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Recently I attended the “Ripe from Downtown
Symposium” in Cleveland. Sponsored by the Cleveland Botanical
Garden, it sought to bring together people from across the country
who work with youth garden projects.

My reason for attending this conference was to present two
programs on youth garden projects. As the subject of youth gardens
can cover a wide range of projects, prior to presenting at the
“Ripe” conference I began a dialog with various people from similar
projects around the country to discuss their definitions for a
youth garden. I visited with folks at the Minnesota Landscape
Arboretum in Minneapolis, where I found that their youth garden
project is primarily a teaching garden. I visited with folks in San
Antonio and Philadelphia, where their gardens are completely hands

After visiting with many others in similar projects, I soon came
up with a firm idea for what constitutes a youth garden project; I
also discovered two distinct differences of opinion about such
gardening projects. The philosophy of one, which I came to call the
“Minnesota Model,” involves building displays that entice children
to come and see the plants and roots and learn how the garden

The other, which I call the “Philadelphia Model,” assigns a
piece of land to each child, or a communal piece that they work on
together, and the children are taught how to plan, till, plant,
tend and harvest a garden. Both models have great merit and each
uses a very different approach.

When I arrived in Cleveland, I admit I was expecting the
conference to be peopled mostly with administrative types along
with lots of well-meaning volunteers. What I found, instead, was a
hard-working bunch of dedicated adults and children. Imagine my
surprise at finding that a symposium on youth garden projects would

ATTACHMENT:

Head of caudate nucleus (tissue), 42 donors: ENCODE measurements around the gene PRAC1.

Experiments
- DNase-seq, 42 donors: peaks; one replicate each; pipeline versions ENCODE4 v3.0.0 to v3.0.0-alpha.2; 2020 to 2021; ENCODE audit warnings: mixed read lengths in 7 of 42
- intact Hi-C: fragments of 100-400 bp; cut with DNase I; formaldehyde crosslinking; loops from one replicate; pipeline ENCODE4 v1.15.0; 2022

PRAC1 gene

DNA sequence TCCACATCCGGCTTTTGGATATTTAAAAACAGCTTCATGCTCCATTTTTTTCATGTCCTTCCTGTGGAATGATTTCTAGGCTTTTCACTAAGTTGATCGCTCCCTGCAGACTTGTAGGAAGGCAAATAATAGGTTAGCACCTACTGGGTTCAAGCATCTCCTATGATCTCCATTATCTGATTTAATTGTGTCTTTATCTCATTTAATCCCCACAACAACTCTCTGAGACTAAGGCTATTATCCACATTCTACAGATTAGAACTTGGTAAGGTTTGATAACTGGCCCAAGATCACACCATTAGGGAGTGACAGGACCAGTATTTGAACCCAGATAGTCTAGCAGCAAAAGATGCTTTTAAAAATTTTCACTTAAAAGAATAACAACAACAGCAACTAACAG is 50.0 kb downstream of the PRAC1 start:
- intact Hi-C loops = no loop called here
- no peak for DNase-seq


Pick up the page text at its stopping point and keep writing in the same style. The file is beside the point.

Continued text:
actually include kids!

The children–ages 10 through 18–who came to this symposium were
not kids wishing they were elsewhere. They didn’t hang back,
looking as though they felt their lives would be improved if they
could just get their hands on a PlayStation 2. No, these kids had
notebooks; they asked questions; they followed the adults around
and asked for clarification. There were kids from 29 states, this
time with adults in tow. They brought with them displays of their
own, examples of what they produced in their own gardens.

We tasted salsa and maple syrup, viewed displays of how land
gets polluted and worked on dozens of other projects dreamed up and
created by the young people. We toured the Cleveland Botanical
Garden’s Youth Garden Project, which is exemplary. In that project,
small garden plots are assigned to individuals and teams of young
people. They’re taught how to start seedlings, how to weed and
mulch and water, then they’re turned loose to make a real garden.
Some choose flowers to be added to theirs, some have more herbs
than others, but all are encouraged to grow some tomatoes. The
children harvest the tomatoes in addition to the basil, garlic,
onions and peppers they grow throughout the season and turn them
into “Ripe From Downtown Salsa,” which is vacuum-packed for sale.
Sale proceeds from the salsa plow money back into the garden

One young man, probably 11 years old, sat on the front row of
both of my programs writing in his notebook. I assumed that nothing
in the marketing program would be of interest, so he must be doing
artwork. Later, when I was sitting at lunch, I learned different.
The boy’s mother asked if she and the boy could join me. As we ate
and visited, the young man said to me, “I have a question. Wait, I
have to turn to my notes,” and as he thumbed through, he grinned at
me and said, “I took three pages of notes in your last program. I
hope you don’t mind.”

I went to the conference with modest hopes for learning and
sharing about youth garden projects. What I came away with was a
renewed optimism that young, new gardeners are coming along behind
us. I see that new eyes and minds will continue the very love of
plants we gardeners share. In one young man’s eyes and notes, I saw
the hope for the newer generation. There is a strong future for
gardening and it exists in our young people.

Jim Long’s newest book, It Won’t Hurt to Try It (Long Creek
Herbs, 2003), based on an 1859 Civil War-era herb formulas diary,
can be seen at Readers’ questions and
comments are always welcome at

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